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Right ventricular outflow tract obstruction caused by right ventricular fibroma in a 5-month-old infant: a case report

Journal of Cardiothoracic Surgery201712:49

  • Received: 6 February 2017
  • Accepted: 6 June 2017
  • Published:
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Cardiac fibroma is rarely encountered in children, and even more rare in neonates. We herein report a case of a 5-month-old female with severe right ventricular outflow tract obstruction caused by a large right ventricle fibroma that was successfully surgically resected.

Case presentation

This report describes the case of a 5-month-old female infant with a large mass measuring 26 × 22 mm in the right ventricle cured successfully with surgery. Physical examination revealed a harsh S1 sound and a grade IV systolic murmur on the left sternal border. Surgical resection was indicated due to severe right ventricular outflow tract obstruction and further follow-up evaluation was uneventful.


The surgical procedure to excise such a large cardiac fibroma in a 5-month-old infant is feasible and safe.


  • Cardiac tumor
  • Fibroma
  • Right ventricular outflow tract obstruction
  • Surgery


Cardiac fibroma is rarely encountered in children, and even more rare in neonates [14]. We herein report a case of a 5-month-old female with severe right ventricular outflow tract obstruction caused by a large right ventricle fibroma that was successfully surgically resected.

Case presentation

A 5-month-old female presented to our hospital with a harsh S1 sound and a grade IV systolic murmur on the left sternal boarder. A transthoracic echocardiogram was performed, which revealed a homogeneous mass measuring 26 × 22 mm (Fig. 1a), with a broad base from ventricular septum and the body protruding into the right ventricular chamber, causing an accelerated right ventricular outflow (Vmax = 4.0 m/s, PG = 64 mmHg) with an obstruction (Fig. 1b). At the time of admission, the overall pediatric evaluation was normal including the laboratory data, chest radiograph and electrocardiogram. The cardiac-magnetic resonance imaging confirmed the presence of a solid mass appending to the right side of ventricular septum (Fig. 1c-d). However, all of the radiological examinations did not reveal the pathological nature of the mass.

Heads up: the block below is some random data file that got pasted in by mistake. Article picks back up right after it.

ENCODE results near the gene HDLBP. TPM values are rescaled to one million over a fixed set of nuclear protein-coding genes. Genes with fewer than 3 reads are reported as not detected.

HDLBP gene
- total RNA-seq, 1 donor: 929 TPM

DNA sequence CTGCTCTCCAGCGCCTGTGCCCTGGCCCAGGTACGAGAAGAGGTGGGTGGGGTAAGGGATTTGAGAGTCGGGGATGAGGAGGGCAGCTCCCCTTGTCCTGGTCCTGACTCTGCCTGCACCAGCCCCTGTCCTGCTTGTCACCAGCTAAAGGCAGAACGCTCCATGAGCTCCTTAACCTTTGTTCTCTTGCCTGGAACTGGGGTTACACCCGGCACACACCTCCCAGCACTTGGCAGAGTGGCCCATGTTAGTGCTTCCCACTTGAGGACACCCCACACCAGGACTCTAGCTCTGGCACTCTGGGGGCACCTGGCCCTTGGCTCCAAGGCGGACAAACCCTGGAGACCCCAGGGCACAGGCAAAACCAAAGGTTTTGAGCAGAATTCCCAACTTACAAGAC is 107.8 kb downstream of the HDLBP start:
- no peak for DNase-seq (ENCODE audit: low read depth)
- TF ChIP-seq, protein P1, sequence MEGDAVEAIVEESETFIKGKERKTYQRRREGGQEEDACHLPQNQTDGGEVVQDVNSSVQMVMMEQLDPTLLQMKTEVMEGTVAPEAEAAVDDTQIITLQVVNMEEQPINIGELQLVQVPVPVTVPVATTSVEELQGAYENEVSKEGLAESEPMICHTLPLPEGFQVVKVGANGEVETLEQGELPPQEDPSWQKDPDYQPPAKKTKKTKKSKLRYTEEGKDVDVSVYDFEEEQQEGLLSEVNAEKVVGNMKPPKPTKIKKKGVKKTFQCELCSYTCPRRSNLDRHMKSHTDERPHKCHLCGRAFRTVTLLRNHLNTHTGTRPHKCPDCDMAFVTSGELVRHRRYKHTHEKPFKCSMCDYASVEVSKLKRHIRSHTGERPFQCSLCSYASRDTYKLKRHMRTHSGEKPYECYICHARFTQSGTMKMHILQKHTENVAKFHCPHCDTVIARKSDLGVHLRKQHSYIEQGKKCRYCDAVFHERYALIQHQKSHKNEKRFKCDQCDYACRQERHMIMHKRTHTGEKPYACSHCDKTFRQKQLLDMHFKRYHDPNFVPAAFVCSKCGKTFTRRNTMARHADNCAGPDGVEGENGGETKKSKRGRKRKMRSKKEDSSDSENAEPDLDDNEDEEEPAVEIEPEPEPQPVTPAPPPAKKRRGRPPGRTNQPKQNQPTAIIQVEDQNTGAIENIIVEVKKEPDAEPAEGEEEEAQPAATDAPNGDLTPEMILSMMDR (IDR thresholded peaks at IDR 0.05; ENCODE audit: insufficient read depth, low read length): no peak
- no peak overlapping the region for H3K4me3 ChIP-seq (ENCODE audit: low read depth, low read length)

Fig. 1
Fig. 1

Image information demonstration the mass in the RV. a Transesophageal echocardiography. b Right ventricular outflow tract obstruction. c, d The Cardiac magnetic resonance imaging. M indicates mass, RV indicates right ventricle, RVOTO indicates right ventricular outflow tract obstruction

Considering the size and location of the mass as well as the potential complications, surgery was the best option for this patient. As soon as the pericardium was incised after median sternotomy, a tenacious mass was palpable on the right ventricular free wall. Under cardiopulmonary bypass, an incision was made on the free wall of right ventricle, exposing a white, tenacious, non-capsulated egg-like neoplastic growth protruding into the right ventricular chamber, with its base arising from interventricular septum. The body of the tumor was adjacent to the right ventricular outflow tract, causing an obstruction (Fig. 2a). The tumor was resected along with its base, measuring 27 × 25 × 22 mm (Fig. 2b), and the incision on the right ventricle was primarily closed. The intra-operative pathological screening reported that the specimen was consisted with fibroblasts along with collagen deposition, combined with the negative results reported from the microbiology, which confirmed the diagnosis of cardiac fibroma (Fig. 2c). The patient’s postoperative course was uneventful and got discharged by the expected duration. There was neither any recurrence of the tumor nor any complications during the 3-month follow-up evaluation with a normal cardiac function.
Fig. 2
Fig. 2